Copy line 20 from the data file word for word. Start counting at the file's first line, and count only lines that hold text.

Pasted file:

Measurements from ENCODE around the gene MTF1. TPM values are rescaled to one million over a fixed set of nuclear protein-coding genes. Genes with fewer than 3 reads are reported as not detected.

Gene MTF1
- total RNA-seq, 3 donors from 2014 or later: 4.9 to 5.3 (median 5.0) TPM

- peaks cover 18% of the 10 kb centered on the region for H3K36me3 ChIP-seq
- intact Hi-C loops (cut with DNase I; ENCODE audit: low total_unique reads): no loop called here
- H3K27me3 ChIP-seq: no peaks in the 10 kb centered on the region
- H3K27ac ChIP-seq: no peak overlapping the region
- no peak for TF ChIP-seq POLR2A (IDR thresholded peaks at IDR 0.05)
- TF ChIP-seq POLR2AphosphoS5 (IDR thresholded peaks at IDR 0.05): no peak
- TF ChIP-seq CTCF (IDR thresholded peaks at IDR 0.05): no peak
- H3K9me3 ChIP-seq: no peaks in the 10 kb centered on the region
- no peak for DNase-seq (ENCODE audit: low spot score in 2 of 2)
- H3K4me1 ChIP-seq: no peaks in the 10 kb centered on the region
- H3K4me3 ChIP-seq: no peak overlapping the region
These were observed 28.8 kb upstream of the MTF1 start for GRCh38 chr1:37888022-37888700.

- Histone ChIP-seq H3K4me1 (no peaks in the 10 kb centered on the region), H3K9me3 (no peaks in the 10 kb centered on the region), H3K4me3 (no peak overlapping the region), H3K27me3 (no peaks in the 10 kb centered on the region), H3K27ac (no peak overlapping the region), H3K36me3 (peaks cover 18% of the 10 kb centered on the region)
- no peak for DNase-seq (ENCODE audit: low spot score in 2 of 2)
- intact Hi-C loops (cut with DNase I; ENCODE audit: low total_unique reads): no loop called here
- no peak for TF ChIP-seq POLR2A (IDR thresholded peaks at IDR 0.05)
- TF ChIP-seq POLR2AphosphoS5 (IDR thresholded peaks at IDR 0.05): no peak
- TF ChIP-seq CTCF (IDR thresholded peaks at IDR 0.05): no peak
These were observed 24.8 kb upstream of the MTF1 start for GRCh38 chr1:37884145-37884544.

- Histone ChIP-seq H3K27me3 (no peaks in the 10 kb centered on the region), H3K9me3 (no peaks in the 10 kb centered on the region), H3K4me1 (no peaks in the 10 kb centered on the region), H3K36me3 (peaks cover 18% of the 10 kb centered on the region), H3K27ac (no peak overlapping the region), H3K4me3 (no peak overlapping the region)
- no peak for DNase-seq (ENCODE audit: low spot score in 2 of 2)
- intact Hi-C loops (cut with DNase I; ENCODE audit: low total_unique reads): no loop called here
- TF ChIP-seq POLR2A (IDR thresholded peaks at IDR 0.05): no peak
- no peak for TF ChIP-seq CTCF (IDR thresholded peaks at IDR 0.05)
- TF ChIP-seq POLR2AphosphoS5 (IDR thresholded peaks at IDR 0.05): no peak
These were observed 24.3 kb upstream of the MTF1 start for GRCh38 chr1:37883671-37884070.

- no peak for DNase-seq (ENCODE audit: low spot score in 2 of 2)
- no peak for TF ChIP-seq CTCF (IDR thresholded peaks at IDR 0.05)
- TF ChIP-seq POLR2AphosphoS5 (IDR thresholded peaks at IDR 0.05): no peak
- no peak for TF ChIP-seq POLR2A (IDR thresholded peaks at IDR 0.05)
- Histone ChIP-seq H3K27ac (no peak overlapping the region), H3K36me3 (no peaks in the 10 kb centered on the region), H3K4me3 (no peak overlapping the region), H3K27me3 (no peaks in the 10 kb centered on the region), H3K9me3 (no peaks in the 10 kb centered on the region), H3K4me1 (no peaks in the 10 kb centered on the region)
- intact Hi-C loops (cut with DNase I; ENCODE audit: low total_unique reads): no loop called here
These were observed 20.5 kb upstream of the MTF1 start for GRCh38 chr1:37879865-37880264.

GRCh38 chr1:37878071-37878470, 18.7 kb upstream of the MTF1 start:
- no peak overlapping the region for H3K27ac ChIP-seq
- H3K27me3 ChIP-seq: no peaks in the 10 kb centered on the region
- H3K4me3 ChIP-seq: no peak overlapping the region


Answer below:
- TF ChIP-seq POLR2AphosphoS5 (IDR thresholded peaks at IDR 0.05): no peak